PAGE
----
Expression analysis of mouse XM gene sequences
In order to generate an extensive survey of mammalian gene expression, we analyzed mRNA abundance in 55 mouse tissues using custom-designed microarrays of 60-mer oligonucleotides [13
] corresponding to 41,699 known and predicted mRNAs identified in the draft mouse genome sequence using gene-finding programs [12
] (NCBI 'XM' sequences; approximately 39,309 are unique; for further details, see the Materials and methods section). Tissue collection was a collaborative effort among several labs in the Toronto area, each with expertise in distinct areas of physiology; consequently, the mouse tissues we analyzed were obtained from several different strains of mice which are typically used to study specific organs and cell types of interest (additional cell lines and fractionated cells from animals were also analyzed, but the results are not included here because the data appear to bear little relationship to the tissue of origin of the cells examined). Since it has previously been established that there is a high correlation in expression of orthologous genes between mice and humans [15
], large variations in tissue-specific expression should not occur between individuals within the same species, although we cannot rule out subtle strain-specific differences. To maximize the fidelity of measurements, unamplified cDNA from at least 1 μg of polyA-purified mRNA was hybridized to each array, with fluor-reversed duplicates performed in each case. For most organs this required pooling RNA from multiple animals; for example, more than 50 mice were required to obtain sufficient prostate mRNA. Consequently, potential variations due to parameters such as circadian rhythms or individual dissections should have been minimized by averaging over multiple animals.
All hybridizations were performed in duplicate. Data processing and normalization are described in detail in the Materials and methods. The data were processed so that each measurement reflects the abundance of each transcript in each tissue relative to the median expression across all 55 tissues; although the microarray spot intensities were used to determine which genes were detected as expressed (see below), the figures herein show the normalized, arcsinh-transformed and median-subtracted data, which for convenience we refer to as ratios. All of the data, together with tables detailing correspondence to genes in other cDNA and EST databases, annotations and other features of the encoded proteins, probe sequences, and other files used in our analyses below, are available as Additional data files and without restriction on our website [16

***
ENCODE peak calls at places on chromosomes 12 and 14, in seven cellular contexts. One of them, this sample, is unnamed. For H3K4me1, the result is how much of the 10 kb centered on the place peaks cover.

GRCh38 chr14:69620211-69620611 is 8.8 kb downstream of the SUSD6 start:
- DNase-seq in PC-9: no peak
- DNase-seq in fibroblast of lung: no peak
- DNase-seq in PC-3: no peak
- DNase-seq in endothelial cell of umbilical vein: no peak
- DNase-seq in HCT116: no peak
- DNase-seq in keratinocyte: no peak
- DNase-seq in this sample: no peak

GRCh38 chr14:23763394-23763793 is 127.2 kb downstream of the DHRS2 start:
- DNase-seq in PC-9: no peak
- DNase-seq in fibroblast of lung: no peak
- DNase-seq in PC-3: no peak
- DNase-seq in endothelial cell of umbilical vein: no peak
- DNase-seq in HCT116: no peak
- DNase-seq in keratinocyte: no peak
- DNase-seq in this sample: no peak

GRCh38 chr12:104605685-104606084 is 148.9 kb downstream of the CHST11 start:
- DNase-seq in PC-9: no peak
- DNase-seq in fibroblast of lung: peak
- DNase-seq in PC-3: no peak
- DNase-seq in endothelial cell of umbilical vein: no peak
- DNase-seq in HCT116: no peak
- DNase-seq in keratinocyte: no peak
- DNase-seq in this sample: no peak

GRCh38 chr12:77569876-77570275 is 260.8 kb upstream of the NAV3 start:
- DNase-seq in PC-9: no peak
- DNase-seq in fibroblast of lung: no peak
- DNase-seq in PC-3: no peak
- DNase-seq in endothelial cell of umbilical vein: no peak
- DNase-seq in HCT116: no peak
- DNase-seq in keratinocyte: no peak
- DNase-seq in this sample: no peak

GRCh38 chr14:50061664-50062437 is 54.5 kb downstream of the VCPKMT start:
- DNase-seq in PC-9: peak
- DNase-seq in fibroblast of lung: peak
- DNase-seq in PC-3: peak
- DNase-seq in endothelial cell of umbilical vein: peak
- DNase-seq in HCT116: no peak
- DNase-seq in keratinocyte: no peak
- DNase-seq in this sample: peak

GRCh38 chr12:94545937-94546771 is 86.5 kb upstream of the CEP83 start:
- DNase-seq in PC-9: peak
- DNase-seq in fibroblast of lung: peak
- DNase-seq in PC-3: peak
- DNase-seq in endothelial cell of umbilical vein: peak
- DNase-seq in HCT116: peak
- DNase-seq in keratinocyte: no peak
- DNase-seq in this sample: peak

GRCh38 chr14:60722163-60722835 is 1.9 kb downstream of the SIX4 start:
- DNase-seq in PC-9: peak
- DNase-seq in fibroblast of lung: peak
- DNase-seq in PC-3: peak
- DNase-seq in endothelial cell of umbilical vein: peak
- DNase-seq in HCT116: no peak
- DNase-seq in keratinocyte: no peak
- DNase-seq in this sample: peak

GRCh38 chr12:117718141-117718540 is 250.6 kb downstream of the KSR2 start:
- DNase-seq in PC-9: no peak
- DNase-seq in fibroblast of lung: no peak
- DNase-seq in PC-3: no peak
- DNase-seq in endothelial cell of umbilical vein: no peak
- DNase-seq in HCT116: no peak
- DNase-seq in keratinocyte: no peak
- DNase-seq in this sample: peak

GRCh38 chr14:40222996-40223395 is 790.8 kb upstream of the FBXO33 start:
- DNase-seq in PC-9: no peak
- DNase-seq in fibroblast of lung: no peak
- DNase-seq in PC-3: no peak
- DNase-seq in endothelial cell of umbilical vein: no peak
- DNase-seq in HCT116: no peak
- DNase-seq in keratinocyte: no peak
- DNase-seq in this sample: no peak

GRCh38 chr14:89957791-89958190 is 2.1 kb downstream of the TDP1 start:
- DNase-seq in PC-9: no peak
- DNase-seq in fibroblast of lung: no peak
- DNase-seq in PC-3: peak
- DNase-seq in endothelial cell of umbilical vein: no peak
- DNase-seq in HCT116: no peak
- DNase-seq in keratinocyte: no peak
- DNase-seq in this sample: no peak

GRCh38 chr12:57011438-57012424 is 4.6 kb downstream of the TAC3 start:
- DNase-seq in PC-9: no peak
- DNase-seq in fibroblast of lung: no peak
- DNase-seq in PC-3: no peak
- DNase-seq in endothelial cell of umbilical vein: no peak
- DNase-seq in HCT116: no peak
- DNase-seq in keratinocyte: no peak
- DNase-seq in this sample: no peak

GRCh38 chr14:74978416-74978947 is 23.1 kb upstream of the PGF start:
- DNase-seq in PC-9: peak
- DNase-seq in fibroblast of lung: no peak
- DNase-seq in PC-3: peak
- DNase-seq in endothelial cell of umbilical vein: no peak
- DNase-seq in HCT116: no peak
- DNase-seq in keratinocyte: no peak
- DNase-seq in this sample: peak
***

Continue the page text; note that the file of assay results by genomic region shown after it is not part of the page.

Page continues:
Validation of expression data
Four lines of evidence support the quality of our data and its consistency with existing knowledge of mammalian physiology and gene expression. First, we detected the expected patterns of expression for genes previously shown to be expressed specifically in each of the 55 tissues surveyed (Figure ). This validates the accuracy of our dissections, and indicates that there was little cross-contamination between tissue samples.
Figure 1 Expression of previously characterized tissue-specific genes. Genes were identified manually by searching MEDLINE abstracts  and XM sequence description fields (see Additional data file 1) for keywords corresponding to the appropriate tissues. Rows (more ...)
Second, there is a clear correspondence, albeit not absolute, between our data and two other mouse microarray data sets [15